One In Six Species Could Disappear Due To Climate Change, New Study Finds

OWINGS, MD - JUNE 8:  A tree frog sits on a branch June 8, 2005 in Owings, Maryland. The state of Maryland is home to several
OWINGS, MD - JUNE 8: A tree frog sits on a branch June 8, 2005 in Owings, Maryland. The state of Maryland is home to several species of frogs each of which have their own distingue call or sound that they produce. (Photo by Mark Wilson/Getty Images)

16 percent. Remember that number.

If climate change continues unabated, 16 percent -- one in six -- plant and animal species will go extinct, according to a new study published in Science.

The report, "Accelerating Extinction Risk From Climate Change," analyzed 131 other studies that diverged widely in their estimates of the rate of extinction that will occur if climate change continues unabated. Some of the underlying studies found that very few, if any, species would disappear, while others placed the number close to 54 percent.

Humans still have time to prevent widespread extinction caused by climate change, but the window of opportunity is closing, said Mark Urban, a professor at the University of Connecticut and the study's lead author.

"We haven't seen many extinctions yet, and I think that's because we're still in the area where climate is [playing] a contributing role, but not the final element," Urban told The Huffington Post. "Extinctions due to climate change will emerge out of the noise of all these other factors."

Urban said the rate of biodiversity loss will accelerate with each degree Celsius (1.8 degrees Fahrenheit) the planet warms. Earth's average surface temperature has already increased by 1.5 degrees Fahrenheit since the Industrial Revolution, and animals like polar bears have been struggling in our changing world. Species native to South America, Australia and New Zealand are particularly at risk.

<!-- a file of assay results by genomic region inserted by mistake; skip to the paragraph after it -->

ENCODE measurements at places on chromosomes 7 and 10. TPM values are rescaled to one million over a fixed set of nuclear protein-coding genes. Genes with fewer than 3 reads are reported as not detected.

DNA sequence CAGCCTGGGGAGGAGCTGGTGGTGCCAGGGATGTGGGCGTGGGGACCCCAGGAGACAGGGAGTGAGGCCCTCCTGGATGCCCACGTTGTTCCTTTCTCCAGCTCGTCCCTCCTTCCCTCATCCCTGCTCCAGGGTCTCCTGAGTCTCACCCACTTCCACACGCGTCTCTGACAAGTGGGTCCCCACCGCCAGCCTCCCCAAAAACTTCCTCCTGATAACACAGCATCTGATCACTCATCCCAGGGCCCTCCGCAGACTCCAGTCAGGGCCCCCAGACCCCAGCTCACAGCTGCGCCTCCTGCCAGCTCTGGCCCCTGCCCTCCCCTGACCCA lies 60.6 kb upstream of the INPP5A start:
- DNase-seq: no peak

"We're going to have to make some decisions here depending how much the Earth warms," Urban said. "We're going to have to decide where to place those resources."

Carbon emissions stabilized in 2014 for the first time in 40 years, thanks in part to the widespread adoption of renewable energy sources. But last year was also the hottest year in 135 years of record-keeping. China is poised to overtake the U.S. as the biggest contributor to modern global warming and most conservative Republicans still don't think climate change is happening.

President Barack Obama has been tackling the issue with renewed vigor as the world readies for the highly anticipated Paris climate summit hosted by the United Nations later this year. The outcome of the Paris meeting could influence the current threats to biodiversity, Urban said. He emphasized that his research is "predictive extinction," not a final death notice.

"Biodiversity is very important," he said. "If we get to this point where we're looking to risk one in six species, there's a good chance that we're going to lose something critical."

16 percent.



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